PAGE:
## Misfit Statistics for Rating Scale Categories

Analysis of ordinal observations has seldom included investigation into whether each invited category is performing as intended. Even in Rasch analysis such investigation has not been routine, partly because diagnostically useful fit statistics were not available. Now, analyses based on recent versions of BIGSTEPS indicate that two useful sets of statistics have been formulated.

Average Measure Difference

Implicit in the use of ordinal observations is the specification that the higher the category number, the more of the latent variable is evidenced. Thus, on average, "better" performers should produce higher ratings than "worse" performers. Also "easier" items should manifest higher ratings than "harder" items.

The observation Xni=x is modelled as governed by the difference between person n's ability Bn and item i's difficulty Di. The effect off the measure difference Bn-Di is observed as Xni=x. Examining the entire data set, the average measure difference (AMD) modelled to produce an observation x is

sum [over (Xni=x)] (Bn - Di) / sum(1) for i=1,L n=1,N

The AMD for each category can be computed. Since "more" of the rating scale is modelled to reflect "more" of the underlying variable, the AMDs are expected to increase up the rating scale. This pattern can be seen in Example 1, a well-behaved rating scale. As the categories ascend from 0 to 4, the AMDs increase from -2.34 to 2.21 logits.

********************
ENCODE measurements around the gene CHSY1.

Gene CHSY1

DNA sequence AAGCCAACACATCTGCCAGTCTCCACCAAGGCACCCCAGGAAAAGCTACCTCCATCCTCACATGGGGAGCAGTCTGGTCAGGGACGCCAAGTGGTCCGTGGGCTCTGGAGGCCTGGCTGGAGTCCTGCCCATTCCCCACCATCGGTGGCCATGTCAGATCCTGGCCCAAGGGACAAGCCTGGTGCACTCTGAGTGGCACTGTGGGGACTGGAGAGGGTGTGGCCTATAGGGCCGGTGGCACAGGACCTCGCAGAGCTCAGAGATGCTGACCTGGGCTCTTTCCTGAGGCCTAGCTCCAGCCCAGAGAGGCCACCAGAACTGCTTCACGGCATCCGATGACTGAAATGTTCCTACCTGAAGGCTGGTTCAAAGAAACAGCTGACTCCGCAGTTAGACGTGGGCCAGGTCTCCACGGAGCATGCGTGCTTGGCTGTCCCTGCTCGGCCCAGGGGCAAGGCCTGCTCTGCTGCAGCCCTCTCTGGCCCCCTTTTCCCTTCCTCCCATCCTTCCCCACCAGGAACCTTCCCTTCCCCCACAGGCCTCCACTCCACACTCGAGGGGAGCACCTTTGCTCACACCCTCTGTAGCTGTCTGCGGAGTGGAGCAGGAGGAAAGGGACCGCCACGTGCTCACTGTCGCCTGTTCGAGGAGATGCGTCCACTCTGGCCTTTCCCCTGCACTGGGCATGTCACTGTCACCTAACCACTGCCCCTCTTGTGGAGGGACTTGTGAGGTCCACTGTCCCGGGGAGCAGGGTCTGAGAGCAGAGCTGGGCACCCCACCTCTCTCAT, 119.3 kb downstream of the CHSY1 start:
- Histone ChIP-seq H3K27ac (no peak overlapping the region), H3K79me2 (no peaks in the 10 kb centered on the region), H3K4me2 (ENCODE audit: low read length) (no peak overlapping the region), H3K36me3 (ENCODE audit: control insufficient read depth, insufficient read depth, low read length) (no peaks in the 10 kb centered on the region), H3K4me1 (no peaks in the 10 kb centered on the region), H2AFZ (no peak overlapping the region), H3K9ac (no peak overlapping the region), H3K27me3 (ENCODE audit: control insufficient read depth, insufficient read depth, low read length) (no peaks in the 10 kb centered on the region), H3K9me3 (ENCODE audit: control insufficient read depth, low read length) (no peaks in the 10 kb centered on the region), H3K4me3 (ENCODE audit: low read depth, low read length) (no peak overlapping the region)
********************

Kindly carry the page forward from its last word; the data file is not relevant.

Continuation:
```Category           Average             Average
Number             Measure             Measure
Difference (AMD)    Difference (AMD)
----------------------------------------------------
0                -2.34                -2.34
1                -1.56                -1.56
2                 0.12                 1.57
3                 1.57                 0.12
4                 2.21                 2.21
----------------------------------------------------
Example 1:             Example 2:
Well-behaved            Problematic
rating scale            rating scale
```

Example 2, a problematic scale, shows a different pattern. The AMDs are ascending for the most part, except AMD for category 3 which, at 0.12, is less than that for category 2 at 1.57. This suggests that category 2 is not "less" than category 3 in practice, despite the scale designer's intention. A common cause of this is the use of the central option of a five category Likert scale to signify "No Opinion" or "Don't Know". "Don't know" either investigates behavior on a dimension different from the other categories or enables the respondent to escape from answering the question.

Here are some remedies to disordered AMDs, such as Example 2:

1) Some or all of the observations in categories 2 or 3 can be treated as missing. Indeed, if category 2 is off-dimension or used idiosyncratically, then it is not measuring the desired dimension and all observations in category 2 could be treated as missing.

2) Closer examination of the definitions of categories 2 and 3 may indicate that reversing their order would maintain the ordinally ascending meaning of the scale. Simply recode all 2's as 3's and all 3's as 2's.

3) Third, the difference between a "2" and a "3" may not be clear to respondents, e.g., the difference between "often" and "nearly always". Then categories "2" and "3" can be joined into one category, numbered 2, so that category 4 now becomes 3.

When combining or deleting categories, aim toward equalizing the category frequencies as much as possible, so that each category contributes about equally to the measurement process.

Observed / Expected Mean-Square Fit Ratios

AMDs can be correctly ordered, but the categories themselves still be used haphazardly. The modelled raw-score variance of an observation, Xni, on a rating scale is

Vni = sum from k=0 to m (k-Eni)^2 Pnik